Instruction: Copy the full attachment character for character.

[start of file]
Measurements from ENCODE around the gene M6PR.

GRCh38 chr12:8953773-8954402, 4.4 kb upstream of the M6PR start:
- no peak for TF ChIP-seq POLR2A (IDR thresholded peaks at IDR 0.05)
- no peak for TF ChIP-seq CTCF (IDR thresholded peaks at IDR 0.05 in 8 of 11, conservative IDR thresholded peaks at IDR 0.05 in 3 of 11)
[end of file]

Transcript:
Measurements from ENCODE around the gene M6PR.

GRCh38 chr12:8953773-8954402, 4.4 kb upstream of the M6PR start:
- no peak for TF ChIP-seq POLR2A (IDR thresholded peaks at IDR 0.05)
- no peak for TF ChIP-seq CTCF (IDR thresholded peaks at IDR 0.05 in 8 of 11, conservative IDR thresholded peaks at IDR 0.05 in 3 of 11)